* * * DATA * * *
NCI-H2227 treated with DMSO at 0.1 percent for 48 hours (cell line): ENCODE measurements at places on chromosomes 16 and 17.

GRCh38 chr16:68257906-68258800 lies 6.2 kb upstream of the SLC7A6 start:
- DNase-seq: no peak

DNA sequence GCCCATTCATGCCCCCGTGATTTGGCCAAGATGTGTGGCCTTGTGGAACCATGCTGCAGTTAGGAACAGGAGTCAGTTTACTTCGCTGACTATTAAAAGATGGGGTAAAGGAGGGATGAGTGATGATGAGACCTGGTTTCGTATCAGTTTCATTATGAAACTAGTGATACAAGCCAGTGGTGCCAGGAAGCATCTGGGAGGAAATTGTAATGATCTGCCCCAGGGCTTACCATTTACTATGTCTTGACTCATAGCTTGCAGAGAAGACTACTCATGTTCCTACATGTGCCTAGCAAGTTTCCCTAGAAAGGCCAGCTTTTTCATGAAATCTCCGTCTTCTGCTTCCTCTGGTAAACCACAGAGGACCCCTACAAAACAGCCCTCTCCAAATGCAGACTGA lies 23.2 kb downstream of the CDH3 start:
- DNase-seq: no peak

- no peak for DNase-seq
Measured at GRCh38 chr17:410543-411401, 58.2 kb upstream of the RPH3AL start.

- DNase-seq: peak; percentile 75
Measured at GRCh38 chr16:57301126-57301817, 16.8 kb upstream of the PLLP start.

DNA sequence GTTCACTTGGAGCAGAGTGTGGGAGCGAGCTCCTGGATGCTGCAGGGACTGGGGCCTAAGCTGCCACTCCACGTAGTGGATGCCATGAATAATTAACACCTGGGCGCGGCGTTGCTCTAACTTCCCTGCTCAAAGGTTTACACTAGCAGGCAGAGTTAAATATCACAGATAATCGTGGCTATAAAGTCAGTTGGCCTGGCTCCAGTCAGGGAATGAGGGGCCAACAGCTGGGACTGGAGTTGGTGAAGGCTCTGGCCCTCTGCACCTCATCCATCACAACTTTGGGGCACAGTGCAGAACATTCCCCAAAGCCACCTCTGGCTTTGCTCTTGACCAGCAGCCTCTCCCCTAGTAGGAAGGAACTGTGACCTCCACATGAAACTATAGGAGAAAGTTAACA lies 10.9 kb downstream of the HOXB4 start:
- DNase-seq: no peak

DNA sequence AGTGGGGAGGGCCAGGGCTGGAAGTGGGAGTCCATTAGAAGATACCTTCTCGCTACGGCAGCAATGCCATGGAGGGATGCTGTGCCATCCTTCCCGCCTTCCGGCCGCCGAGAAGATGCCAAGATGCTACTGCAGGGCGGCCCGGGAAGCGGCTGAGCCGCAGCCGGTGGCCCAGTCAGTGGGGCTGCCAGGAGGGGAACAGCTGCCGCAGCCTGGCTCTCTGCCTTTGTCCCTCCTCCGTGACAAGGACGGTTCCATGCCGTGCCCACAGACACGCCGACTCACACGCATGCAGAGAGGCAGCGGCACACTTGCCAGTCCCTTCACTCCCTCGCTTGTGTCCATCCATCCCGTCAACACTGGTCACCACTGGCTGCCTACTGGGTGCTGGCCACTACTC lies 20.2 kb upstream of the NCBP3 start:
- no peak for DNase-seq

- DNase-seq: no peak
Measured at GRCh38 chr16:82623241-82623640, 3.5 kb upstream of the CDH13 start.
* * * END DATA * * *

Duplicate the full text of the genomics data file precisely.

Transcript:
NCI-H2227 treated with DMSO at 0.1 percent for 48 hours (cell line): ENCODE measurements at places on chromosomes 16 and 17.

GRCh38 chr16:68257906-68258800 lies 6.2 kb upstream of the SLC7A6 start:
- DNase-seq: no peak

DNA sequence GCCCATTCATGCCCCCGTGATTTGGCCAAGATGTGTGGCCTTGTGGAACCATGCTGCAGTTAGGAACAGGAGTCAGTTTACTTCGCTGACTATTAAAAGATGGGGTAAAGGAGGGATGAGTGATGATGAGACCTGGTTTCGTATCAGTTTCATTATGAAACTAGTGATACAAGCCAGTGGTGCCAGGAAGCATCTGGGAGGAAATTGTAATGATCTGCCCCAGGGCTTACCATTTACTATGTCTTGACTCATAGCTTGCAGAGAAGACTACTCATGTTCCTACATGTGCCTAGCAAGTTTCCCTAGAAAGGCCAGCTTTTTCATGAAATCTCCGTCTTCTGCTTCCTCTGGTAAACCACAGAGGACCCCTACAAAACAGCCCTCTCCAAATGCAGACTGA lies 23.2 kb downstream of the CDH3 start:
- DNase-seq: no peak

- no peak for DNase-seq
Measured at GRCh38 chr17:410543-411401, 58.2 kb upstream of the RPH3AL start.

- DNase-seq: peak; percentile 75
Measured at GRCh38 chr16:57301126-57301817, 16.8 kb upstream of the PLLP start.

DNA sequence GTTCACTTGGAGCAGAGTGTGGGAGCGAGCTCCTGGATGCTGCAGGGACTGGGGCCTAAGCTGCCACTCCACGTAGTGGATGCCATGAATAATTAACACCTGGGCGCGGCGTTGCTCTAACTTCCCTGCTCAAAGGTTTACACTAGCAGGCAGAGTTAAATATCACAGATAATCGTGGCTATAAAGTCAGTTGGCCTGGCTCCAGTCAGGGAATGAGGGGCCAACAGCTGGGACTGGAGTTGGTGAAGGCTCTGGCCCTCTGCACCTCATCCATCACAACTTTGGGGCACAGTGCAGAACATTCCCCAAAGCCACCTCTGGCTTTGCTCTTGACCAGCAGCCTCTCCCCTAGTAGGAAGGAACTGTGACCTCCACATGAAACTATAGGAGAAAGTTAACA lies 10.9 kb downstream of the HOXB4 start:
- DNase-seq: no peak

DNA sequence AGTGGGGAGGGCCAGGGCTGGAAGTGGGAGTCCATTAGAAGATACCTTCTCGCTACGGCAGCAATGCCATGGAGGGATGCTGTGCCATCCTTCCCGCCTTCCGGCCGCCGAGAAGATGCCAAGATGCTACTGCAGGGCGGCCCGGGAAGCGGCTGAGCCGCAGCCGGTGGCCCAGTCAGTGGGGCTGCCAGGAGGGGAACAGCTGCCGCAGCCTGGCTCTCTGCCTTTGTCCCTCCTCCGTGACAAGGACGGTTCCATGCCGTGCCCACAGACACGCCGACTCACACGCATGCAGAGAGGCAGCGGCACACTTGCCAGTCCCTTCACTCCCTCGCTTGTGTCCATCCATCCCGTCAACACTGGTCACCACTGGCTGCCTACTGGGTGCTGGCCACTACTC lies 20.2 kb upstream of the NCBP3 start:
- no peak for DNase-seq

- DNase-seq: no peak
Measured at GRCh38 chr16:82623241-82623640, 3.5 kb upstream of the CDH13 start.